PUBLIC AI Index: AMR 51/113/00
EXTRA 62/00 Death Penalty / Legal concern 24 July 2000
USA (Texas)Brian Keith Roberson, black, aged 36
Brian Roberson is scheduled to be executed in Texas on 9 August 2000. He was
convicted of robbing and stabbing to death his elderly neighbours in their
home on 30 August 1986. After his arrest the 22-year-old admitted that he had
killed James Boots (79) and Lillian Boots (75) while high on PCP and alcohol,
but could not recall exactly what had taken place or why.
Brian Roberson is black. The murdered couple were white. At jury selection
for Roberson’s trial, the prosecutor used his peremptory strikes (the right
to remove a prospective juror without giving a reason) to remove all but one
of the blacks in the jury pool. According to Roberson’s clemency petition,
the prosecutor, challenged about his apparently discriminatory use of
peremptory strikes, suggested that blacks who answered a question in a certain
way did not meet the standard of intelligence required to sit on a jury, and
referred to poorer education standards for blacks.
When Brian Roberson was 10 years old, his father was stabbed to death in a
grocery store by a white man who was high on drugs. The man turned himself
in to the police, was subsequently sentenced to 13 years in prison, and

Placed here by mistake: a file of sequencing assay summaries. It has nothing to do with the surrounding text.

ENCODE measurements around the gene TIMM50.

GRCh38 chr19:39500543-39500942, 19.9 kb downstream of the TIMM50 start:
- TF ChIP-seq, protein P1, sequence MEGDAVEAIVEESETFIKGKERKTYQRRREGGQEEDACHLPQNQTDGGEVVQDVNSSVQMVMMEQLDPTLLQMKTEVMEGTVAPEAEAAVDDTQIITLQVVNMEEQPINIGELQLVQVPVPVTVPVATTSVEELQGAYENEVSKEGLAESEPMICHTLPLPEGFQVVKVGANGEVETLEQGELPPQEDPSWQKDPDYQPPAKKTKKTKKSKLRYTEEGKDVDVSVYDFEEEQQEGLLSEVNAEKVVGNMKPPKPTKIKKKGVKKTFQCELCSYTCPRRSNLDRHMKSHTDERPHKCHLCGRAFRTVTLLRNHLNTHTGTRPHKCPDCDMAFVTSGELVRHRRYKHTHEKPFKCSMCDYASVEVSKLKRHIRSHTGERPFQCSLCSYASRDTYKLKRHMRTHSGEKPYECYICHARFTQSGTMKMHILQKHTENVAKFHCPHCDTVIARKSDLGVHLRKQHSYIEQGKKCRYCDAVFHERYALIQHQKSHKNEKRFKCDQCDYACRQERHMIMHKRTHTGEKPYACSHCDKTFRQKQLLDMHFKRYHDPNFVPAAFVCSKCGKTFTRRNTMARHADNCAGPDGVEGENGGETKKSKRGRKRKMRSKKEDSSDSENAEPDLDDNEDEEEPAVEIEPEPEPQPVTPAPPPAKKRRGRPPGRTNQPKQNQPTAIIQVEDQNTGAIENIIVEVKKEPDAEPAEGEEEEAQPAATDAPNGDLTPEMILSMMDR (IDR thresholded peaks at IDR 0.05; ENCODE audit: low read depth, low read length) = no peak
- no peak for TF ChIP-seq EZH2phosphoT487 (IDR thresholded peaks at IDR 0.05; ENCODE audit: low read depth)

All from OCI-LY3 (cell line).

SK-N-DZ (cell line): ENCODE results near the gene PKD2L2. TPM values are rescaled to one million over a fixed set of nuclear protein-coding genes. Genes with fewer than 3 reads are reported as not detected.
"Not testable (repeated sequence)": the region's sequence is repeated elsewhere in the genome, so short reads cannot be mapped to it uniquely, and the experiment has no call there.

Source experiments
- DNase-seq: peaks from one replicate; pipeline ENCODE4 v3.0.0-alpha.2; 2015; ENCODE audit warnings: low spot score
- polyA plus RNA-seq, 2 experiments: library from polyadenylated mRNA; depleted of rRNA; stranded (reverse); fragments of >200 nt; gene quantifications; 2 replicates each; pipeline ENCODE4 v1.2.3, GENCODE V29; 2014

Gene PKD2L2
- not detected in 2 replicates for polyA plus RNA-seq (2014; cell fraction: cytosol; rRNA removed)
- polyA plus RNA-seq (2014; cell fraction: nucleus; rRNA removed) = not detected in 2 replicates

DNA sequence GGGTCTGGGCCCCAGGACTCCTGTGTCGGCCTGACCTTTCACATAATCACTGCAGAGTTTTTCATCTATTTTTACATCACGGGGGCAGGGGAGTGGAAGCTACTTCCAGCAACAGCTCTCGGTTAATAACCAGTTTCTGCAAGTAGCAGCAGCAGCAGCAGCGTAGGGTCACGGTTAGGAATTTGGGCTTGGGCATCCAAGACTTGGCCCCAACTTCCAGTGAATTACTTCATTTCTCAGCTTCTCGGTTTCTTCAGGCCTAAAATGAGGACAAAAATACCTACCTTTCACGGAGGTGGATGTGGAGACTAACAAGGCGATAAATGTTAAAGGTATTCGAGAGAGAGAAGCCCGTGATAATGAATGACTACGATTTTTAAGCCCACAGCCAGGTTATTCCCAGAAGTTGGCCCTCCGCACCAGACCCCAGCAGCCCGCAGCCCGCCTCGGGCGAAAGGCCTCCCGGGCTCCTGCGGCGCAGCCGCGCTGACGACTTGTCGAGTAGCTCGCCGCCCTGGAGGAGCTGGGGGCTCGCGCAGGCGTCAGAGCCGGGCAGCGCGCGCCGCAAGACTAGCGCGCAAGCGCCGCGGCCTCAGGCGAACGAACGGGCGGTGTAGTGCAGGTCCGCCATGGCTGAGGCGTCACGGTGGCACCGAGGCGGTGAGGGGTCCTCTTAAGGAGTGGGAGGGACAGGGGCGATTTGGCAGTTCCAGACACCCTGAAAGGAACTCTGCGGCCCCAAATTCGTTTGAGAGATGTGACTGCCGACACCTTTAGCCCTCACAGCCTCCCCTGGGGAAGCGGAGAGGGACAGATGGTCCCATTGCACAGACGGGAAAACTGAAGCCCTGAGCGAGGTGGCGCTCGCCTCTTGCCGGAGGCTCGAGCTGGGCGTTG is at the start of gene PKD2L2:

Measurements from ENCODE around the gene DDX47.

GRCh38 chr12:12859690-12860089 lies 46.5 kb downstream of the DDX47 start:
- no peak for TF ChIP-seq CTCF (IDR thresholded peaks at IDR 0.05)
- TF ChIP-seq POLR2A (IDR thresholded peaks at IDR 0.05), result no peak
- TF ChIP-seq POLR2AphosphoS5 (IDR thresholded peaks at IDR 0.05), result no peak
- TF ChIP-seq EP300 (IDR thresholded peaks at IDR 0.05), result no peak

reportedly released after three. At the time, Brian Roberson’s mother, Bettye
Roberson, had told the press that she did not want the death penalty for her
husband’s killer, because another killing would not bring him back.
Bettye Roberson, concerned by reports of ineffective court-appointed lawyers
for poor defendants, sold her home to pay for legal representation for her
son. However, neither of the two attorneys she hired with the meagre resources
she raised had any capital trial experience. Realising that they were out of
their depth, they subsequently asked the trial court to appoint an attorney
who had such experience. The additional lawyer was appointed less than a month
before the trial began.
At the sentencing phase of Roberson’s 1987 trial, his lawyers presented minimal
mitigating evidence. They failed to elicit mitigating testimony from the
witnesses they called, or to present expert or other testimony (such as from
his mother) to make the jury fully aware of how the death of Roberson’s father
had affected him and may have contributed to his descent into drug addiction.
In contrast, the prosecution painted a picture of a remorseless individual
whose juvenile criminal record meant that he would be a future danger to society
if allowed to live. After deliberating for about 90 minutes, the jury decided
that he should die.
Bettye Roberson wrote in 1995, “If my son gets executed a part of me will die
with him. The worst fear every mother has is losing her child. Every day I
have lived with that threat for the past eight years... This is the true torture
of the death penalty. I hope that Brian will get a life sentence. This would
be better than having to go to Huntsville to pick up my son’s dead body.”
Amnesty International opposes the death penalty unconditionally. This ultimate
cruel, inhuman and degrading punishment creates more victims and is a symptom
of, not a solution to, a culture of violence. Some 108 countries have abolished
judicial killing in law or practice, a statistic increasingly throwing the